Wednesday, May 30, 2018

The David Graves House

The David Graves House
Longtime readers of this blog may know that something I find fascinating is the phenomenon of historic houses hidden back in the midst of newer, suburban subdivisions. As the farms of the 18th and 19th Centuries were sold off to make way for the housing developments of the 20th, the fates of the old farmhouses were really up in the air. Many were torn down to make way for the new, but some, if they were in good enough shape (and/or still owned by the farming family), were spared the wrecking ball. I'm grateful to the owners and developers who kept these old homes around, because many have rich histories and connections to the founding families of Mill Creek Hundred.

One such house can be found on Carillon Drive in Brandywine Springs Manor, off of Faulkland Road across from Brandywine Springs Park. This is the David Graves House, and it and its surrounding property have stories that trace back to the earliest days of Mill Creek Hundred, with some interesting personalities along the way. The field stone house that stands today certainly dates back to at least the mid-1800's, and there's reason to believe that part of it may be much older than that. Thanks in large part to the tireless work of Walt Chiquoine, the history of the ownership of the property is pretty well-understood. It certainly sits in an interesting corner of MCH.

The first European settler on what would become the Graves farm was a Scots-Irish immigrant named Bryan McDonald. In 1689, he was given a warrant for 239 acres by William Penn, followed in 1703 by two more for 154 and 200 acres. All three properties were surveyed in 1705 and a patent issued in 1706 for a total of 593 acres. As the figure below shows, the tracts were centered around what's now the Faulkland Road/Newport Gap Pike intersection. As you can also see, the site of the Graves House is located in McDonald's original 1689 parcel. Considering that the house sits along a ridge of high ground overlooking the surrounding area, there's good reason to think that McDonald's original homestead site may have been very close to the current house.

The original properties of Bryan McDonald, Sr.

In McDonald's 1707 will, his land was split in two, with the northern part going to son Bryan, Junior. By the 1730's and 1740's, however, many of the McDonalds were leaving the area. Around 1746, Bryan McDonald, Jr. sold 286 acres to Jeremiah Wollaston. Wollaston would later split his land, first selling the northern 147 acres to George Robinson in 1757. This is the tract that would later include the Henry Clark Woolen Mill and Sunnybrook Cottage, as well as the Emily Bissell Hospital.

In 1761, Wollaston sold the southern 147 acres to a man whose family would be prominent in the area for several generations -- Ephraim Yarnall. Yarnall greatly expanded his holdings in 1783, when he purchased an additional 256 acres to the south of his original 147. His lands now extended south to Hyde Run, and down to today's Sherwood Park (the 200 acre tract warranted to McDonald in 1703, in the diagram above). Yarnall subsequently sold the southern-most portion of his land, but at the time of his death in 1793 he owned about 227 acres. His property was divided between his sons Nathan and Holton, and his widow Sarah (whose land later went to son Ephraim). Holton's tract later included the Conestoga Wheel (Yarnall) Tavern, as well as Brandywine Springs.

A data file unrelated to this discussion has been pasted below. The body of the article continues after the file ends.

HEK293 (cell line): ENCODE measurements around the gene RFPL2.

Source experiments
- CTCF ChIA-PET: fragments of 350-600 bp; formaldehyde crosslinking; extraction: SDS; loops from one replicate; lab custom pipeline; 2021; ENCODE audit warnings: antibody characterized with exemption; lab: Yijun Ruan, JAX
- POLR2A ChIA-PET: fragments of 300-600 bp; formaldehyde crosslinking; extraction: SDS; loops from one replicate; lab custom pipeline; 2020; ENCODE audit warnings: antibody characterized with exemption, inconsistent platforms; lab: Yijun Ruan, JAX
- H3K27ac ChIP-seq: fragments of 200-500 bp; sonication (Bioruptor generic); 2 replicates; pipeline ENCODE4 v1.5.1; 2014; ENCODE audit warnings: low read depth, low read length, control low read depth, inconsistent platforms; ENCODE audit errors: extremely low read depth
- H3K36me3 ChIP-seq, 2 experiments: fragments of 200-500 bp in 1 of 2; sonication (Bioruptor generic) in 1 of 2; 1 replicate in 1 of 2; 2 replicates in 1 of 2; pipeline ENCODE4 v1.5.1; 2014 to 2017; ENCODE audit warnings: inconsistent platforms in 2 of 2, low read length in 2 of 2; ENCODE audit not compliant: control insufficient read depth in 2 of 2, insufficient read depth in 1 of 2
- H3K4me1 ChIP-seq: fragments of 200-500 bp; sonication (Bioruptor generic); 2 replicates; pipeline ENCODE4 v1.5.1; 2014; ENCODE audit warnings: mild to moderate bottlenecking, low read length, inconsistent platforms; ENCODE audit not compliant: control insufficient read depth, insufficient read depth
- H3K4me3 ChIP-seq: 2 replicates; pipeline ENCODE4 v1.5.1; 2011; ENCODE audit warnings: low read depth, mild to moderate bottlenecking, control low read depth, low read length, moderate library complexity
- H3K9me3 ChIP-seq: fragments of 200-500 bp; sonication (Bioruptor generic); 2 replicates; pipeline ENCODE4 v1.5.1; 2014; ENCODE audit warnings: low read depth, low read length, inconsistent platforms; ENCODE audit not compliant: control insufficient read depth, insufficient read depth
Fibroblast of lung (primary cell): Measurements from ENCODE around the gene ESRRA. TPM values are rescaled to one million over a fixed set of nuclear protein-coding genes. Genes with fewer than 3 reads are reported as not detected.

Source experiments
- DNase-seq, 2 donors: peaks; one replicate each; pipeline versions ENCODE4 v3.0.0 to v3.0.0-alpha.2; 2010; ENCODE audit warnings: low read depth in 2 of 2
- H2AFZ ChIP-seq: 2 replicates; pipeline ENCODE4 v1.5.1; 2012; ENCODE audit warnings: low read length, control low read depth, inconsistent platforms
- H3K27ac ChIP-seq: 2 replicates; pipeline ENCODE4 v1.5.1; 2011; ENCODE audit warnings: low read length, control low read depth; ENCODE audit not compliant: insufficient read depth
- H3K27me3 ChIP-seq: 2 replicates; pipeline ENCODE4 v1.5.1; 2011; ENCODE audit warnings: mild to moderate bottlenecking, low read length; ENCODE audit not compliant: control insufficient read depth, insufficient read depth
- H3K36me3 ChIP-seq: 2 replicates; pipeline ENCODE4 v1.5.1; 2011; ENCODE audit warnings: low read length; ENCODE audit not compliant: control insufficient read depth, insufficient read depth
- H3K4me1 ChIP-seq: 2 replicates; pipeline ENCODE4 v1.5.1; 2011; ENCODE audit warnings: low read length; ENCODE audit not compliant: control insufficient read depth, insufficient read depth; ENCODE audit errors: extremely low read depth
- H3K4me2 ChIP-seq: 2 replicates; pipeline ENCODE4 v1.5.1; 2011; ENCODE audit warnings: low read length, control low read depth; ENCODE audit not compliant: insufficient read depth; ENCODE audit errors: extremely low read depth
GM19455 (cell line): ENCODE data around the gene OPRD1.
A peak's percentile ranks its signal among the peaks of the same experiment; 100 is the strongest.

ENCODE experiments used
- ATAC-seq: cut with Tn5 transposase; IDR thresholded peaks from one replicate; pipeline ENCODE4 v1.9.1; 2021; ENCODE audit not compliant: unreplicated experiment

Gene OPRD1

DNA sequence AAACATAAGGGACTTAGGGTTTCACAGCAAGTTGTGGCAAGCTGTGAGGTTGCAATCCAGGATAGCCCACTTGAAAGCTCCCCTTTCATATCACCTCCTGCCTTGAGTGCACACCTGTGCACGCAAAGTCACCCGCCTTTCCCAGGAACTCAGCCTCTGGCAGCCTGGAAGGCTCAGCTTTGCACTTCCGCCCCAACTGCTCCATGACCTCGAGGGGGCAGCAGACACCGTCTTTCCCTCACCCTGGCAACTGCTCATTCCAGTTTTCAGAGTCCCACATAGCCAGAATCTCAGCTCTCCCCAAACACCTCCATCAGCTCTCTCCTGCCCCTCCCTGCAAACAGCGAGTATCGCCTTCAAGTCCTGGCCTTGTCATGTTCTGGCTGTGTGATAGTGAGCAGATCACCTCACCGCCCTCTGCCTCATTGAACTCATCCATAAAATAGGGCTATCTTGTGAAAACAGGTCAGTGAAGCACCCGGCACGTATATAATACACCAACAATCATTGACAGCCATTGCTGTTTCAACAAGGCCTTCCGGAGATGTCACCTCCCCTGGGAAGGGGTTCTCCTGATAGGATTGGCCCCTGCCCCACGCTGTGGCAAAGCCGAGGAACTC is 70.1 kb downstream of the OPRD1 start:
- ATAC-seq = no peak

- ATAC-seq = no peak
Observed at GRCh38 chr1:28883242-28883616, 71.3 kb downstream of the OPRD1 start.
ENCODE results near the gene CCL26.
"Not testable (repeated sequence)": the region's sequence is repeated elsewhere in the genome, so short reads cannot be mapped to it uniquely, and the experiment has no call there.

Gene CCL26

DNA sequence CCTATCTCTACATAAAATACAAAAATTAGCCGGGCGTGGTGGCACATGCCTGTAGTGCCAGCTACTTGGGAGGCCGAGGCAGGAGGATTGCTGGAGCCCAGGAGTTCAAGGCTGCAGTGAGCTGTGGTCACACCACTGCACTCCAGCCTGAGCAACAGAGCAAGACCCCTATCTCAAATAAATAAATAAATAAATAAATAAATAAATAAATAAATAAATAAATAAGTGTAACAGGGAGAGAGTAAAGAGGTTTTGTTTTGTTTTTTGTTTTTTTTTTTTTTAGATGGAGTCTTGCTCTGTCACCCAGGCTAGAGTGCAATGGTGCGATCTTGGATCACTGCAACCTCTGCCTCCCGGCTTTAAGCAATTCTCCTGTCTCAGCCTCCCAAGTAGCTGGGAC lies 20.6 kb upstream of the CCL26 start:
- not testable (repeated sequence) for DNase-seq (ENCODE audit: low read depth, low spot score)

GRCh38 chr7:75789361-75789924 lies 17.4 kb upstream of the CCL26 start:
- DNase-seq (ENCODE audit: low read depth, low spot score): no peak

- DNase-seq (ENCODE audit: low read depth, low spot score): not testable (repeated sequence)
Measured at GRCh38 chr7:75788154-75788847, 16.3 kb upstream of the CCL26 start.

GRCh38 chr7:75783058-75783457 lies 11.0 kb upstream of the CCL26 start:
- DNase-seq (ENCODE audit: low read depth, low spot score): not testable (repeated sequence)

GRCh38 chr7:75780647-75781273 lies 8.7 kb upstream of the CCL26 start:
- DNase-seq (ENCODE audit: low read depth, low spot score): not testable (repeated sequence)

The divided property of Ephraim Yarnall, 1793

Nathan Yarnall was given a tract on the north side of Faulkland Road, more or less between what would later be the Fell property and Newport Gap Pike. He held the property until 1817, when he sold it to Robert Pierson. There must have been some intermediate swapping/selling of land, because the lot that Pierson bought measured just over 63 acres, being a trapezoidal tract keeping the same northern and eastern boundaries, having the turnpike as its western edge, and a line on the south about even with Bristol Drive, the middle street in Brandywine Springs Manor. Pierson (or Pearson) also purchased another nine acres between this tract and Faulkland Road from Ephraim Yarnall in 1831. (Ephraim had gotten it from Holton's estate.)

There were a couple of transactions between Pierson and a Wilmington butcher and land dealer named Joseph Gould in 1836, but I think this may have just been a mortgage sort of situation. The next transfer of the property is a little unclear. It looks like Robert and his wife Jemima Pearson continued to live on the farm until Robert's death. I've seen this listed as being in 1852, but I think it was actually closer to 1840. It seems very likely that sometime between 1840 and 1849, Jemima Pearson sold the property to the next owner, David Graves. Graves was definitely in place by 1849, as he's shown on the Rea and Price map from that year.

David and Mary (Lindsey) Graves were married in 1833, and would eventually have six children in their Brandywine Springs-area home -- five daughters and one son (poor William was the youngest). And speaking of the home, it's probably time we talked about it. David Graves' large, field stone house is still standing, tucked in near the back of Brandywine Springs Manor. It's currently under new and very caring ownership. Like many of these old houses seem to be, it's comprised of several different sections, presumably built at different times. As of now, who built what sections is open for debate.